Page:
15 September 2012
A planned demonstration involving about 30 people took place on Amsterdam’s Dam Square on 14 September, protesting the American-made film Innocence of Muslims. Local media provided commentary on the movie and the international response of the past week, with Radio Netherlands Worldwide attributing the violent events to “a dismal misunderstanding” in which “the work of an extremist individual [the filmmaker]” is taken as representative of the American nation. Dutch News reports that in anticipation of the demonstration the American consulate on Amsterdam’s Museumplein, as well as two schools in the neighborhood, closed early.
4 September 2012
Radio Netherlands Worldwide profiles Izzeddin Ruhulessin, a young convert to Islam, and his assessment of the Salafist movement in the Netherlands. According to the article, Salafism gained in prominence in the country in the years following the 2004 murder of film maker Theo van Gogh. Researcher Martijn de Koning attributes the popularity to “second and third generation immigrants who are looking for an alternative to the traditional Islam that was brought by their parents or grandparents from the countries of origin.”
Ruhulessin suggests that Salafism is now declining in popularity, with other Muslims irritated by the strict requirements for orthodoxy and emphasis on external appearance upheld by the movement. The dynamic is particularly visible online, which sees both a strong and popular Salafist presence in internet forums used by young Dutch Muslims, as well as an increasingly vocal critique on venues such as Face Book.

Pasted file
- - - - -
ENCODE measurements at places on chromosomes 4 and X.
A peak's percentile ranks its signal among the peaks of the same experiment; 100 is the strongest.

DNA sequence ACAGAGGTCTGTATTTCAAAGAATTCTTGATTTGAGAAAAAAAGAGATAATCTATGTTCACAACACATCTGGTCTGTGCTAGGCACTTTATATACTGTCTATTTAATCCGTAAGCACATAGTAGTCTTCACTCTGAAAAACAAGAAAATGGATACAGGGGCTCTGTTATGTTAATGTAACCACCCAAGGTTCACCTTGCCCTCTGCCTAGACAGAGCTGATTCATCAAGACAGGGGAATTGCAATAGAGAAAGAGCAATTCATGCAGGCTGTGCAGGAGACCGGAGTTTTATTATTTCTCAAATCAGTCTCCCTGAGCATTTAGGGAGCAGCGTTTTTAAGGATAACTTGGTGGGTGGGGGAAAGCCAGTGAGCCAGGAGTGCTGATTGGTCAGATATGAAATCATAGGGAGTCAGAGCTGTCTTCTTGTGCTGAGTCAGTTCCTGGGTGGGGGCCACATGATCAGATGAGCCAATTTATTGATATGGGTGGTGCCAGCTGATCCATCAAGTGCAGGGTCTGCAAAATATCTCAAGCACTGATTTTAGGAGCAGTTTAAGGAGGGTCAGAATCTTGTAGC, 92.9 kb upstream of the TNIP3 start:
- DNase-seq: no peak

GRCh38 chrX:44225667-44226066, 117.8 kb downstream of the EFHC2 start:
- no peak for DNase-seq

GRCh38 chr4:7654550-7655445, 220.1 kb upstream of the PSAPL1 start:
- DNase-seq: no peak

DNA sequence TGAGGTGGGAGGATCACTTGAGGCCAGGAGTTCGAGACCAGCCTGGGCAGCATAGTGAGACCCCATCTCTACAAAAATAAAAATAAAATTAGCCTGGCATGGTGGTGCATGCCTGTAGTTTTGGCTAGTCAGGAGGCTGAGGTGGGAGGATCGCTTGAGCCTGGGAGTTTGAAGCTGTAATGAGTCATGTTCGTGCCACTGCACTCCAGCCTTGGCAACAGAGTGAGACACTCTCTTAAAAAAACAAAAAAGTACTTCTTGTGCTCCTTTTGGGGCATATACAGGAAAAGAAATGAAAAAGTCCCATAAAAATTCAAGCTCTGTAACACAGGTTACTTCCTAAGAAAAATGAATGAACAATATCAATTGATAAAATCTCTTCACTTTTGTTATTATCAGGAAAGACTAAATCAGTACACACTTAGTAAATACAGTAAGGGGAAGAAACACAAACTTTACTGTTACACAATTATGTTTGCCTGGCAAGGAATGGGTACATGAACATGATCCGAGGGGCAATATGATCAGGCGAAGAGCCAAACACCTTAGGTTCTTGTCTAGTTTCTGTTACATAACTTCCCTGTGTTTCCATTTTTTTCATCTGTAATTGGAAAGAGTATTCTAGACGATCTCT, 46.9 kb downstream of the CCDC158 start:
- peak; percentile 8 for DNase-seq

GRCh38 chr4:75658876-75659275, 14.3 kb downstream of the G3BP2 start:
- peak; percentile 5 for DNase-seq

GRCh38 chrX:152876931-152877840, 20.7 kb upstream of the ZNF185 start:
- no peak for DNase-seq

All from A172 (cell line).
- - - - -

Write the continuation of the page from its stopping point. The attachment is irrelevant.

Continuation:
17 August 2012
New research by Chris Aalberts of Erasmus University in Rotterdam shows that the majority of Dutch residents supporting Geert Wilders and his PVV party are not in agreement with the politiican’s anti-Islam stance. According to Aalbert’s research, conducted through in depth interviews with supporters, only a small minority of supporters see Islam as a serious threat; rather, Wilders draws support from those “concerned about the more humdrum irritations of daily life” who identify anti-Islam rhetoric as a way of bringing their issues to the table, Radio Netherlands Worldwide reports. Aalbert’s research and the media coverage comes with the commencement of national campaigns for a September parliamentary election.
27 May 2012
The organization Sharia4Holland received considerable attention in Dutch media this week. The group advocates establishing the Netherlands as an Islamic state, and was created in 2010 as an offshoot of the Sharia4Beligum, the organization. The radical stance has few supporters in the country, with estimations placing membership at one dozen- a Radio Netherlands Worldwide profile suggests that in many instances when the organization appears in public, participants are actually members of the more prominent Sharia4Belgium parent organization.